If affidavit doesnt contain identity info from NOI (name, vehicle, or infraction #) is it cause for dismissal?

Asked over 2 years ago - Redmond, WA

Traffic - failure to stop. NOI seems accurate. However, officer's affidavit only states "observed vehicle", "referenced infraction" and "referenced driver". In addition, it doesn't state where he was when he saw me allegedly run a stop sign. The stop sign in question is at a T intersection and blocked on 2 sides by hills and shrubbery. He would have had to been behind me or right near me to visably see the sign and whether I stopped or not. I did stop, however to see around the corner shrubs I rolled out and then accelerated. IF he was at either side of the approach to the intersection he would have just seen the roll out.

It seems that without any identifying information other than the area and date the affidavit isn't sufficient to hold up in court. Is this a technicality for dismissal?

Attorney answers (3)

  1. 2

    Lawyers agree

    1

    Answered . The best answer anyone can give you with the information provided is probably. These are definitely "technicalities" that are used to get a dismissal. It ultimately depends on how everything was filed and all of the information in the discovery. A ticket lawyer can look at everything and give you an educated opinion. However, if the prosecutor subpoenas the officer or has him write a supplemental report the defects can be cured.

    The bigger question is do you know how what rules and caselaw to cite, and how to present this to a judge, to get the desired result. You might lose on an otherwise great issue because you are not well trained in the rules of evidence, the court rules and the rules of procedure.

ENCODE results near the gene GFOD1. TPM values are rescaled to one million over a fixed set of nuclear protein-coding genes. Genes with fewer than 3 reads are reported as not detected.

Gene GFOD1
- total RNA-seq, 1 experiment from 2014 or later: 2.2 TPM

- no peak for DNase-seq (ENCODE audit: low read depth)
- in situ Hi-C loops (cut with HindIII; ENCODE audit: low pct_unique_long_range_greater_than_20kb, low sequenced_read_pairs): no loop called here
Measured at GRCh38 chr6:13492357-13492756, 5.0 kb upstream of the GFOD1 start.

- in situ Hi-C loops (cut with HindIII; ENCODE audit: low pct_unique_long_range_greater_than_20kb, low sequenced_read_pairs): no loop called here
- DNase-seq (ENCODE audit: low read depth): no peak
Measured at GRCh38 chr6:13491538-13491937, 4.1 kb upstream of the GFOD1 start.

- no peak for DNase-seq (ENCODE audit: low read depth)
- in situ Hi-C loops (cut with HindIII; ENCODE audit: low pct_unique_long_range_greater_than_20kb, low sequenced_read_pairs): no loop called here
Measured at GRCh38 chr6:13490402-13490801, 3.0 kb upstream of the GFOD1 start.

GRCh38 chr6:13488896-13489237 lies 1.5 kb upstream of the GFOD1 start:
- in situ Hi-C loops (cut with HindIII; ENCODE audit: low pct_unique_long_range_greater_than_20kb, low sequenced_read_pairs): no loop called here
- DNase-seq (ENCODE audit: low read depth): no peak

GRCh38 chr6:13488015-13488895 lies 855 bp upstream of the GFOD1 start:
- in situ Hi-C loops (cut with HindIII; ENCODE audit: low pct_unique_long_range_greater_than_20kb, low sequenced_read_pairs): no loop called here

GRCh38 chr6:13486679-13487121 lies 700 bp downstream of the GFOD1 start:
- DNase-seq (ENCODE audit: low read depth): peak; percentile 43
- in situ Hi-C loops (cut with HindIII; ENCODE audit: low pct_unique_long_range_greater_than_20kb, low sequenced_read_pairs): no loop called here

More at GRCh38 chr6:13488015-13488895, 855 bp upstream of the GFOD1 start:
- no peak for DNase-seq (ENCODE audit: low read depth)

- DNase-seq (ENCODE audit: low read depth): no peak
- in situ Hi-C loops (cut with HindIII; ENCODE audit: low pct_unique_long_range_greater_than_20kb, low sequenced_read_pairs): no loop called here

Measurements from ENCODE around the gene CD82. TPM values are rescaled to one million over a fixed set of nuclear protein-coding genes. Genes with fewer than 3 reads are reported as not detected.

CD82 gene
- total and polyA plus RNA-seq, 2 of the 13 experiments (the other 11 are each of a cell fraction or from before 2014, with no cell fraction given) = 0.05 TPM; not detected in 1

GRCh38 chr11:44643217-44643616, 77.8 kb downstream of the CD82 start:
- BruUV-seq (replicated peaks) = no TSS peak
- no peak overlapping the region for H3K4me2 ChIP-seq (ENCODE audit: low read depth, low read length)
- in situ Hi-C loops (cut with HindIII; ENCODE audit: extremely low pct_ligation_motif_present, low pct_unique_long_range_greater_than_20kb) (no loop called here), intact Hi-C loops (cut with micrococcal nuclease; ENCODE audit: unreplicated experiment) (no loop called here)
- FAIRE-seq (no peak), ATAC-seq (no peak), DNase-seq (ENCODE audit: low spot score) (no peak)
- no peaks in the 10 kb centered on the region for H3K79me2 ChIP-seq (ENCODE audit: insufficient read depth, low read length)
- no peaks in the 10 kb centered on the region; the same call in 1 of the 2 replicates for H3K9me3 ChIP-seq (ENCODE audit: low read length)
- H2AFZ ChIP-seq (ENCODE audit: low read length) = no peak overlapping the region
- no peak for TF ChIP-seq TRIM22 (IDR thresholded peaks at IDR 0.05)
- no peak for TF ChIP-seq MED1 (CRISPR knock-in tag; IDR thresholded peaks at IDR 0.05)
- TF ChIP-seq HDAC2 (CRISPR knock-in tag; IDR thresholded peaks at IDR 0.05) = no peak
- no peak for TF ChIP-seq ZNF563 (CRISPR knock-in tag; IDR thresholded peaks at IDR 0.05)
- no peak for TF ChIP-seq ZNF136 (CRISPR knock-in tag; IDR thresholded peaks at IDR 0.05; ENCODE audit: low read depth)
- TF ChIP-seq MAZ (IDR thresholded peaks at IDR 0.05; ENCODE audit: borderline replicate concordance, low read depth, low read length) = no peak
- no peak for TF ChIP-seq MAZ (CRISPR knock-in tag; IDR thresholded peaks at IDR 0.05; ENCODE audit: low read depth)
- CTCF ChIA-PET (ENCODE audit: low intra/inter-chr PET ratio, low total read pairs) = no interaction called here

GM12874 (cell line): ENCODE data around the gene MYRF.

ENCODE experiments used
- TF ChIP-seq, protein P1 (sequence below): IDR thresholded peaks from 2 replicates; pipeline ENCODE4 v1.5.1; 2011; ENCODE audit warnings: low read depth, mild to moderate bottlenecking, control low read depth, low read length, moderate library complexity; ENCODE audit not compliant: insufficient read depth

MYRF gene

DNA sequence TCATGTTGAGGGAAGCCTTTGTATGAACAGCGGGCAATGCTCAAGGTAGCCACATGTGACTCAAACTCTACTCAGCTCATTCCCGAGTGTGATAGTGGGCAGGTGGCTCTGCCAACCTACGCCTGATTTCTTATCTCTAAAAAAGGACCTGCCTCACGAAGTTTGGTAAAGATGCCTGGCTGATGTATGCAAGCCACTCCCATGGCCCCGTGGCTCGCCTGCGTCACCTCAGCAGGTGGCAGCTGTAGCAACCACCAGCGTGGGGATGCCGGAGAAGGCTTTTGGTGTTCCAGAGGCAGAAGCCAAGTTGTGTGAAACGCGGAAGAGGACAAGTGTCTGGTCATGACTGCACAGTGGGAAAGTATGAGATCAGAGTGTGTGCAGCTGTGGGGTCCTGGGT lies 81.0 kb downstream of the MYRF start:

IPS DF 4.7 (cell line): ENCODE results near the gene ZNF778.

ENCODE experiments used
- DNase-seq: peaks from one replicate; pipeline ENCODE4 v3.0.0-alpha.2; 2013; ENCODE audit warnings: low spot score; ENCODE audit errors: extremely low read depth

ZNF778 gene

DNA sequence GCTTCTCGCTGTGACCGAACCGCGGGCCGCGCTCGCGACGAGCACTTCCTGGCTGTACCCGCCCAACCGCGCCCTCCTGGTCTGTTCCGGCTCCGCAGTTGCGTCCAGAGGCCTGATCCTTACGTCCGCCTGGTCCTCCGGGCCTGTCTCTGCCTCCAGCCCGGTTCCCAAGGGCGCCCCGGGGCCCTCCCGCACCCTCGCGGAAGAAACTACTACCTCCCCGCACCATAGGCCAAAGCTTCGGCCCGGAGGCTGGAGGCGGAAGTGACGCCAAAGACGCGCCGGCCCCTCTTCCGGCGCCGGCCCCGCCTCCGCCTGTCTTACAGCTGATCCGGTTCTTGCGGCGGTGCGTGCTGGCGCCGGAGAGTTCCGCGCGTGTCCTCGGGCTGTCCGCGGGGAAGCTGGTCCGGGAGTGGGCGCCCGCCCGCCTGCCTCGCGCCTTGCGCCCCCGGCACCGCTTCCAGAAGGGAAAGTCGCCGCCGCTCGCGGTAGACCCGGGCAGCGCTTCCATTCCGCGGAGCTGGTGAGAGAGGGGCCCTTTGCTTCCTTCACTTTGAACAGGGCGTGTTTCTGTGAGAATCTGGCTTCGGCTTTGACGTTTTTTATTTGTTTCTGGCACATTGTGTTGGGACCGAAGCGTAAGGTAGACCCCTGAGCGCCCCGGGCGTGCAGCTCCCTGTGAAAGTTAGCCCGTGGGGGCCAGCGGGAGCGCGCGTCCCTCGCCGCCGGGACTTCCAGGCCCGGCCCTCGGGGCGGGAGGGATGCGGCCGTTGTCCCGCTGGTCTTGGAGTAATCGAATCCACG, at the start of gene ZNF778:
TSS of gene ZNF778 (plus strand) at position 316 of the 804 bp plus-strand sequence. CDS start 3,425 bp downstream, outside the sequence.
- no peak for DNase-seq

2. 2

    Lawyers agree

    Answered . I would agree with Mr. Lawrence. Also, some of that missing information might be contained in the NOI, which can be considered by the judge, although it is really the formal charging document for infractions. But the best thing to do is retain a competent traffic attorney to look into not only the issues you have cited, but also to find some other ones that might be there as well.

  3. Answered . I would definitely argue that it is grounds for the court to dismiss the infraction. Unfortunately, although the court rules require the officer to put that information on the ticket, every court is different in deciding whether the lack of that information is grounds to dismiss the infraction. Even with the benefit of an attorney, some judges don't like to dismiss cases on technical grounds. If you contest the infraction without an attorney, I would request from the court and/or prosecutor that they provide you with the officer's notes and report. This may give you more information and more arguments for the court to consider.

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